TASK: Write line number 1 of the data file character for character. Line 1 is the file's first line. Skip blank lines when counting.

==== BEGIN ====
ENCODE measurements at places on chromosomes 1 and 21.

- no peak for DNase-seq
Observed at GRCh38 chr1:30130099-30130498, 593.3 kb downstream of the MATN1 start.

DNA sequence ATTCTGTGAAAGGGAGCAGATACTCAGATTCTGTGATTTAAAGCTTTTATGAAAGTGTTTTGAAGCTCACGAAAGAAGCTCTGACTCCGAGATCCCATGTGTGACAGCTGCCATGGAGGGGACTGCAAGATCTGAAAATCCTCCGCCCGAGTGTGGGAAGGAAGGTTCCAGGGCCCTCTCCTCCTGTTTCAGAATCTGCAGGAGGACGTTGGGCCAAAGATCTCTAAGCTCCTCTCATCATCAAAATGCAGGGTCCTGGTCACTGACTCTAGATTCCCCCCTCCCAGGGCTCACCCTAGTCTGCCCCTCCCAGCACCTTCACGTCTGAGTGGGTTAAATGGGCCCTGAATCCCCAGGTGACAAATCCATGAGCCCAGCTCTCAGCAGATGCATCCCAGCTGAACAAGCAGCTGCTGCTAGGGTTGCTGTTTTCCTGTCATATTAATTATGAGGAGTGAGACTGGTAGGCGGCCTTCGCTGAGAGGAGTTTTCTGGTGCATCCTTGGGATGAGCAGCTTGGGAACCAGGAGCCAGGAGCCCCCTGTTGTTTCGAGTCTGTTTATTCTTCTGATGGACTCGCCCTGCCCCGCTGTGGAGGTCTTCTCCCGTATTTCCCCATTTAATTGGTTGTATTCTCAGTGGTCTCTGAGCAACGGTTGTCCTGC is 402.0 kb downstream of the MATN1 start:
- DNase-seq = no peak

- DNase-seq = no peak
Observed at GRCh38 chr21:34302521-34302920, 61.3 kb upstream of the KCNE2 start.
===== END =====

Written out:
ENCODE measurements at places on chromosomes 1 and 21.